Globalization has brought different civilizations and peoples into new and closer contact. But this novel intimacy has not always led to greater understanding. There is an urgent need to work towards a global civilization based on principles of peace, mutual respect and tolerance. It is precisely that goal which the participants attempt in this classic dialogue. Inspired by the encounters between Buddhism and Islam as they exchanged ideas and goods along the Silk Road, it brings together a Sufi Muslim from Iran and one of the world's most influential lay Buddhist leaders to explore the vibrant areas of common ground between the Islamic and Buddhist traditions. Coloured by Sufi philosophy and by Buddhist thought and practice, and drawing on a diverse selection of thinkers - including Rumi and Hafez, Rabindranath Tagore, Jurgen Habermas and Antonio Gramsci - Reflections on the Global Civilization offers a profound meditation on conflict, loss and injustice, as well as the vitality of interfaith discussion. It shows that Islam and Buddhism have much to offer, not only to each other, but also to the world as a whole.
Majid Tehranian (1937-2012) was the first Director of the Toda Institute for Global Peace and Policy Research and Professor of International Communication at the University of Hawaii. A graduate of Dartmouth College and Harvard University, he was a Fellow of the World Academy of Arts and Sciences and a member of the Club of Rome. His publications include more than 25 books and 100 articles.Daisaku Ikeda is the President of Soka Gakkai International, a Buddhist network with some twelve million members in over 190 countries throughout the world. He is the author of over 100 books on Buddhist themes, and received the United Nations Peace Award in 1983.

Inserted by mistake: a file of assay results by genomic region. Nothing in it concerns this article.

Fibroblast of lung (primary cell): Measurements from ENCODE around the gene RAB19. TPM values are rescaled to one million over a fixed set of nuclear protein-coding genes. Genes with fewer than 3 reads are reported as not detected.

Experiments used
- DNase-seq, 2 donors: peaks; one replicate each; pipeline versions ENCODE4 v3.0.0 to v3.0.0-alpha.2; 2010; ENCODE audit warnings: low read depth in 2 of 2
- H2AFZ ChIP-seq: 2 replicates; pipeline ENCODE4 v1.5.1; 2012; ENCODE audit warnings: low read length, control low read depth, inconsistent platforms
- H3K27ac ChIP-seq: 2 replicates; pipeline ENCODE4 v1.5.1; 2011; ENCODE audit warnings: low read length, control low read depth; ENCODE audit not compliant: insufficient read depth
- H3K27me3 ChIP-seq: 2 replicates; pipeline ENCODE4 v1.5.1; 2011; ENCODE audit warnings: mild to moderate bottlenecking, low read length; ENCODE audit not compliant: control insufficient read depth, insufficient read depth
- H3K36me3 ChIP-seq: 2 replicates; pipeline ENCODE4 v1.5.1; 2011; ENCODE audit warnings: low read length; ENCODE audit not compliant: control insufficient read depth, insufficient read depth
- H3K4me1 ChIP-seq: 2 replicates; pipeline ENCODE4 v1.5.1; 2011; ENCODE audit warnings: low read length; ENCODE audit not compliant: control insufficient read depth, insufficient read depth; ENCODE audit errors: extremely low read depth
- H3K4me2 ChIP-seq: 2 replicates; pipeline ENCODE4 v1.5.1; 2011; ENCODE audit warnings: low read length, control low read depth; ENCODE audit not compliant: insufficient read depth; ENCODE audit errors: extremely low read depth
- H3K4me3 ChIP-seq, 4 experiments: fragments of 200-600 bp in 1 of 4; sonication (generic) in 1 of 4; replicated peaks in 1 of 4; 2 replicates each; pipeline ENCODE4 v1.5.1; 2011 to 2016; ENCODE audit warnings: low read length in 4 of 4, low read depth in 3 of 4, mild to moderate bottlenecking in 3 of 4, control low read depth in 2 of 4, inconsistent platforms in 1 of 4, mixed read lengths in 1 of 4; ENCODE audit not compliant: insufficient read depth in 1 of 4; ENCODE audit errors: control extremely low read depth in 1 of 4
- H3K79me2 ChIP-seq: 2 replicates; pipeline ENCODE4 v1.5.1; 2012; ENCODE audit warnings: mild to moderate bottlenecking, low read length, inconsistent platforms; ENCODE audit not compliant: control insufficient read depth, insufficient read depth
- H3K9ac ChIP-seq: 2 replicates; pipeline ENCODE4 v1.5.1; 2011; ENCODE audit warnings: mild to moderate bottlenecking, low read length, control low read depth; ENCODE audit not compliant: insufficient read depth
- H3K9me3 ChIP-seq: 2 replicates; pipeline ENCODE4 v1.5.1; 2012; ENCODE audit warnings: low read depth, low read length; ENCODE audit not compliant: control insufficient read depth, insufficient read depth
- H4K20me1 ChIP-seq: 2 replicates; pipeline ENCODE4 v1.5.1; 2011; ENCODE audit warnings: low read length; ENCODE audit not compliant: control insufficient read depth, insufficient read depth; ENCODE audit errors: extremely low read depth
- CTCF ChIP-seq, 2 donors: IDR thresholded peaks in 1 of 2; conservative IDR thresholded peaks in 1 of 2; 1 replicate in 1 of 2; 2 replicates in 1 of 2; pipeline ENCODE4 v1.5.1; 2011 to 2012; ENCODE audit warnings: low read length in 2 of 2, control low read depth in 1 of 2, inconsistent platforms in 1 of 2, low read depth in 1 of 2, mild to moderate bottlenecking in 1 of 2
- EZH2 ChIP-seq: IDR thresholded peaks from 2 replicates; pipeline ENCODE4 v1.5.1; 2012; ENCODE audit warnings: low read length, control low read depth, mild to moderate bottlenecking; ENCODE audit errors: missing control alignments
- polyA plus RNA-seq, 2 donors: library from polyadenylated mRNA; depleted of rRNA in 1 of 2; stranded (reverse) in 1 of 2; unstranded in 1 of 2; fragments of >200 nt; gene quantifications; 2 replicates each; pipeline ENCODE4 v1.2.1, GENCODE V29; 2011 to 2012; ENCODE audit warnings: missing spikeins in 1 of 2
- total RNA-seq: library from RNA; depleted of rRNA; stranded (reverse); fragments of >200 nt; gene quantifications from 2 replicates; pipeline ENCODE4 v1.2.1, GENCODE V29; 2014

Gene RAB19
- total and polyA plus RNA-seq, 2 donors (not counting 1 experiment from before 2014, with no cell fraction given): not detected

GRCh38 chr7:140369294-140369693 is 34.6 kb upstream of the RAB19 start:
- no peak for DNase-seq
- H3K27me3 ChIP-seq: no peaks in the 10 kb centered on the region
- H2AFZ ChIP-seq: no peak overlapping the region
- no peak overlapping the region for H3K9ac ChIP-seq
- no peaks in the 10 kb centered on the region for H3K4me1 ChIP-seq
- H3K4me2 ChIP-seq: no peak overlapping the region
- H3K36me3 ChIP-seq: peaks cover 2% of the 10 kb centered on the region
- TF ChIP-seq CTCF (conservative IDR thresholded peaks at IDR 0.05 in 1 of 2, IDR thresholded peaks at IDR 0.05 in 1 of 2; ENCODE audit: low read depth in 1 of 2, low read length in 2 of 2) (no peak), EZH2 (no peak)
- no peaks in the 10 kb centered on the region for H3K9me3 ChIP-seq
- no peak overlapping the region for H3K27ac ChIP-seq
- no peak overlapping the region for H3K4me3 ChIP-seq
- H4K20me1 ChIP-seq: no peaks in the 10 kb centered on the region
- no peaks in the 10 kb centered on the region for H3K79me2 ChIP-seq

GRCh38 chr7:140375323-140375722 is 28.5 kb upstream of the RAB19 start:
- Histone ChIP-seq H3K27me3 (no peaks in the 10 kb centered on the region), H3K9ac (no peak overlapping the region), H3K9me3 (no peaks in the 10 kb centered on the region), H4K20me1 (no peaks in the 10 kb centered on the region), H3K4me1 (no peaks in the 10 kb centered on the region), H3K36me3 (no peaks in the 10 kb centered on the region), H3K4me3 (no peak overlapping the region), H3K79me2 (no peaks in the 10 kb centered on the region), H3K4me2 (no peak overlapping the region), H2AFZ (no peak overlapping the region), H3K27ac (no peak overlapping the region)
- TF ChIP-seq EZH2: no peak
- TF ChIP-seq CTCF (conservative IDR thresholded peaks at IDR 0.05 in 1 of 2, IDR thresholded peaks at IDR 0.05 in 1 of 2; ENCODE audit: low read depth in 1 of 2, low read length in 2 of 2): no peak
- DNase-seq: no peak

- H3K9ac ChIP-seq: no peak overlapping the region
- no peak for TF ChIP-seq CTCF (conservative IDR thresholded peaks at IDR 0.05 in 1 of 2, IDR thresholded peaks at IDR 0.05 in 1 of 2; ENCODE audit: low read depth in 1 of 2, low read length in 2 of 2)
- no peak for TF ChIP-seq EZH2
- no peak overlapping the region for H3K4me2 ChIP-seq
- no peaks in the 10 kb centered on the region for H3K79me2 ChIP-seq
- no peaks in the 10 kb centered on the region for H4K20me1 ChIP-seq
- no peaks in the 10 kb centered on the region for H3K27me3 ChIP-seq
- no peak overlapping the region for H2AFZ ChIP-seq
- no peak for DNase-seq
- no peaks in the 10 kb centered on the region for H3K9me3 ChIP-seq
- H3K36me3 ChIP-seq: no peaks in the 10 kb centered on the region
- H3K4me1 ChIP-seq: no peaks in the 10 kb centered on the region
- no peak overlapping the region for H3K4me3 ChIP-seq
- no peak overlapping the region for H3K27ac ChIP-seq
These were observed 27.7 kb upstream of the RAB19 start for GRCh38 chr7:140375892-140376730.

Part I: Secularization, Islam and the Predicament of Identity Introduction Chapter 1: The Enlightenment Project and Secularization in the West Chapter 2: Modernity and Islam in Egypt: The Struggle for Self-Representation and the Problems of Orientation Chapter 3: Islam and Modernity: The Predicament of Identity Chapter 4: Narrating Islam, Modernity and Muslim Identity Chapter 5: Egyptian Writing and the Search for Authenticity Part II: States of Cultural Contestation and the Struggle for Self-Definition Chapter 6: Narrating the Nation: The Rise of Egyptian (Territorial) Nationalism Chapter 7: The Rise of Easternism and National Re-definition Chapter 8: Conclusions Part III: States of Ambivalence Chapter 9: Introduction Chapter 10: From Sacred to Secular: Time and Space, Alienation and Exile Chapter 11: The Transformation of Social Formations Chapter 12: The Plight of Women: Vulnerable, Powerless and Subjugated Chapter 13: Ambivalent Identities and the Sacred Chapter 14: Conclusion